"Eh, Italian food. You add clams to some pasta and charge $25." That was the reaction that Sam, the owner of Ham Hung in Koreatown, had when I told him that I used to cook in Italian restaurants. I keeled over laughing because I knew he was right. Sam's funny and painfully aware about the restaurant business. Ham Hung has been around since 1985. They went to their new location off Olympic in 2011, so he's seen the evolution of Korean food in Los Angeles. Every time I see Sam he's wearing a pair of light blue jeans with a tucked in shirt and belt. His cellphone case is attached to his hip so he knows where it is at all times. He's serving traditional food, and baby that cellphone clip matches the menu. The conversation is easy; talking to weathered restaurant owners is usually where I feel most comfortable. We discuss growing up in Seoul, coming to the States, and why he doesn't do sashimi anymore, "I was driving to Santa Barbra every morning. Too much work, man." I circle the conversation back to overcharging for low quality Italian food and he laments, "I can't do that here." He's right again.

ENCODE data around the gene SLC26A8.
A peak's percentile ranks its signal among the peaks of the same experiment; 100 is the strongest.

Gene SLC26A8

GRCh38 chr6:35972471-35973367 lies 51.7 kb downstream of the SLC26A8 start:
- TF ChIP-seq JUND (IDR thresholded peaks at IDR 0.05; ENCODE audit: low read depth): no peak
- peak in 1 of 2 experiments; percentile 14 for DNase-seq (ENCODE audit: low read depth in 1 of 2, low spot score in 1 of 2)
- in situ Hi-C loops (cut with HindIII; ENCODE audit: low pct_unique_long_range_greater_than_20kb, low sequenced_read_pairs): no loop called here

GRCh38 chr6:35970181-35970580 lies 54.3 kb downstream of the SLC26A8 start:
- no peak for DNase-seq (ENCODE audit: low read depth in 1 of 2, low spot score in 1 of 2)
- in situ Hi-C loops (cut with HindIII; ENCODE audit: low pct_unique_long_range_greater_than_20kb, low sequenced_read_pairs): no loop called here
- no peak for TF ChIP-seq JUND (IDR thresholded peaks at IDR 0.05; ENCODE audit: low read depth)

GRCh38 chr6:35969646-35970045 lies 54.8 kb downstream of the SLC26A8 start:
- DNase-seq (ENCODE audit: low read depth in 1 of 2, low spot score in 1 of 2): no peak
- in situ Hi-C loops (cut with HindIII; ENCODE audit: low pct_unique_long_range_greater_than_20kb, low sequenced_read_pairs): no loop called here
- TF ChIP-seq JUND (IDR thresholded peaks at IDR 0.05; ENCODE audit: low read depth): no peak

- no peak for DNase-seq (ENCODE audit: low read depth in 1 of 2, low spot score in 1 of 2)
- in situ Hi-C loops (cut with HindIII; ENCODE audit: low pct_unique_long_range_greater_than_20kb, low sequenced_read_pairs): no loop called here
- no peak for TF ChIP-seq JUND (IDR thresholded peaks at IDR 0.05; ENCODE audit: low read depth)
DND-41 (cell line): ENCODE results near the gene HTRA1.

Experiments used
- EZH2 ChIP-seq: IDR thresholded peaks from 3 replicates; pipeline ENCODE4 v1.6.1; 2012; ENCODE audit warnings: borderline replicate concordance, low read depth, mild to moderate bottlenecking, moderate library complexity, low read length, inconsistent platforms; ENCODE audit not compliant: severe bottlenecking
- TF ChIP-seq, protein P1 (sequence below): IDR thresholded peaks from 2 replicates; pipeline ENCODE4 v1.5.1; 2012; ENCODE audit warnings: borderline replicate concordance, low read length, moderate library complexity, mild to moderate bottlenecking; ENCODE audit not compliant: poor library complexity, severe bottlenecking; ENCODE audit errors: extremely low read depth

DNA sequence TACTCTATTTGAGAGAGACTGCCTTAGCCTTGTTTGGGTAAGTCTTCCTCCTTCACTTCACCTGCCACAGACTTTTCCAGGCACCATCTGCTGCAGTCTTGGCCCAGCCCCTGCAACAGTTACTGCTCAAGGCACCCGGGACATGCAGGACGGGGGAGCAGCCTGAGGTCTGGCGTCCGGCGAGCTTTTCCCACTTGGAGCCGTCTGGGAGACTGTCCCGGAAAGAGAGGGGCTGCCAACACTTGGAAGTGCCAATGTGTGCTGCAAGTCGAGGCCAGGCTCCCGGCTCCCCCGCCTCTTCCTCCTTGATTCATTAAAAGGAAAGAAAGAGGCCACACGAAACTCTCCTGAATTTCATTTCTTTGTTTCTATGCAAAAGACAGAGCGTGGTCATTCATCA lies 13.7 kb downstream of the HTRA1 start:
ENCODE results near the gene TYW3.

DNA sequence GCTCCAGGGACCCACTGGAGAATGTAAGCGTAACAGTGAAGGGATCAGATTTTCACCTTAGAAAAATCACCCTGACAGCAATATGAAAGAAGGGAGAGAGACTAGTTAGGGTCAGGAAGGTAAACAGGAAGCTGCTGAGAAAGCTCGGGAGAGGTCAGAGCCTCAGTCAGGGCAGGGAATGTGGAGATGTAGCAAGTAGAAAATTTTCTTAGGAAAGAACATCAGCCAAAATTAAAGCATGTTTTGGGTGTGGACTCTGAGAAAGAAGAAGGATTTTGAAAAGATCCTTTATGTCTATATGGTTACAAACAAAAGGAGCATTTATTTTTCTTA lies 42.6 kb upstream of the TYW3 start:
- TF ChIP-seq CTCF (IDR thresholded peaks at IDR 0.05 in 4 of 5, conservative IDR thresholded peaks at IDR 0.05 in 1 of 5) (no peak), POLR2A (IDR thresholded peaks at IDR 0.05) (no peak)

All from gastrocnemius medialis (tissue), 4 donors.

The first time I met Sam, my friend and I had stumbled into Ham Hung and ordered veal intestine. The server said, “It’s spicy” and I responded, “That’s great.” Then, she went to get Sam so that he could explain to me that it was not just spicy, but “pretty spicy.” I imagine this happens a lot at Ham Hung: A guy like me walks in, orders something with chili sauce, then complains because the nothing-in-English menu full of food that isn't for you didn't have a picture of a fucking pepper on it to signify it was hot. We finish our veal intestine, and Sam brings us 2 dishes of cold naengmyeon (North Korean cold noodles). My friend doesn't understand why we've been brought free food, but I do. We got the, "good hungry boy" treatment. You see – my friend and I showed that we loved food, that we appreciated the restaurant, and that we could eat well. I was a cook, once. Anytime a customer showed the slightest bit of taste or passion, I always gave them the good stuff. Sam knew we were good hungry boys, so he brought us the dish he was proud of, what he hangs his hat on. It's also possible that the restaurant was slow and he just wanted to find how much we could eat before tapping out. I once fed a friend an entire plate of seared diver scallops, piled high like fat stacks of cash, just to see if he could finish them all. I get it.